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Re: Fonts WG Charter feedback

From: Mikko Rantalainen <mikko.rantalainen@peda.net>
Date: Fri, 03 Jul 2009 12:38:11 +0300
Message-ID: <4A4DD183.6010607@peda.net>
To: www-font@w3.org
Levantovsky, Vladimir wrote:
> On Thursday, July 02, 2009 10:07 AM Mikko Rantalainen wrote:
>> restricting such new compression method to be used with just fonts
>> would be insane.
> 
> Who said anything about restricting new compression methods to fonts? 
> However, I do believe that using the intelligent font compression would
> bring better results (in term of compression efficiency), and modifying
> MTX e.g. to use LZMA compression with the existing pre-processor that
> optimizes font data to remove redundancy could be a killer combination.
> It is feasible that W3C Fonts WG would develop a new technology standard
> that could be used in many other areas as well, where font embedding is
> needed.

The MTX is worth anything only if used with EOT format. Better
compression algorithms can be easily engineered if backwards
compatibility is not important.

As I see it, Monotype should publish the GPL compatible patent license
for MTX really fast or it does not matter if the patent is licensed at
all. The reasons I believe so are

(1) MTX has use with EOT only
(2) As long as MTX has not usable license available for GPL licensed
software Mozilla et all cannot consider using it (and there's a HUGE
difference between promising that such license will come and having such
license!)
(3) If the MTX license is not available fast enough, it may be that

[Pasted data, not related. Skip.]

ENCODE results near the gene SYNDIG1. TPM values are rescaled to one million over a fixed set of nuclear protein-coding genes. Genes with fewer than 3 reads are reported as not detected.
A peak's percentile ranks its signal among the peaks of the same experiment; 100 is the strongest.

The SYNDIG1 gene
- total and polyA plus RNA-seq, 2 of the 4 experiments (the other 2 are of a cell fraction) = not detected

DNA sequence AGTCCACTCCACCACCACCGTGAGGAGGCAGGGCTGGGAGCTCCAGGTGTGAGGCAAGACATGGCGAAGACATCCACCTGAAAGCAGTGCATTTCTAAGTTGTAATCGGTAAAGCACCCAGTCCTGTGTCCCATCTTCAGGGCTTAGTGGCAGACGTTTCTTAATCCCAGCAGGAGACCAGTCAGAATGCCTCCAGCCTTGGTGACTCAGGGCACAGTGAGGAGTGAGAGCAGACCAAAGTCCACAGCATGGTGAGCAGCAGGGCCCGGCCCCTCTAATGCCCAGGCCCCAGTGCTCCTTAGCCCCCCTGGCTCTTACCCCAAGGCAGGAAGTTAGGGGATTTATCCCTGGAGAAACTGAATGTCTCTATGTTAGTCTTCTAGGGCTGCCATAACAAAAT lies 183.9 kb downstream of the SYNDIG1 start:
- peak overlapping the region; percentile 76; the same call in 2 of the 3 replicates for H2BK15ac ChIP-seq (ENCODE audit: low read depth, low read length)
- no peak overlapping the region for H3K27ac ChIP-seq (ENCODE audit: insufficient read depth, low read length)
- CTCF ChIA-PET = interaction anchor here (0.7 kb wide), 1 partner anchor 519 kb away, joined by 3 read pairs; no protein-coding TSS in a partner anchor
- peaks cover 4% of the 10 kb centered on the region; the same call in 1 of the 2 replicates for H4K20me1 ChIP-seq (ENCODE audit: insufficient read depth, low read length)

browser vendors converge towards EOT Lite (EOT without root strings and
without compression) and versions of major browsers are distributed with
EOT Lite support
(4) As a result of (3), content author cannot really use EOT with
compression in the future. Even though MTX license would eventually come
available because that would only acquire somewhat smaller font files
for the expense of losing part of the possible user base (not a trade
off that I would consider reasonable).
(5) As a result of (4), if MTX cannot be licensed fast enough to be
included in first release that supports any variant of EOT, it does not
matter at all if it's licensed in the future either because the
compression cannot be used at that time.

Note that even if MTX license is not available, site authors may use
HTTP Accept-Encoding/Content-Encoding headers and gzip or deflate
compression to keep the bandwidth requirements down. I believe that it's
not worth delaying decision to use EOT Lite (without compression) over
EOT Lite (with MTX compression licensed from Monotype). Either Monotype
can license the MTX fast enough or it cannot - web fonts should not be
delayed.

-- 
Mikko


Received on Friday, 3 July 2009 09:38:53 GMT

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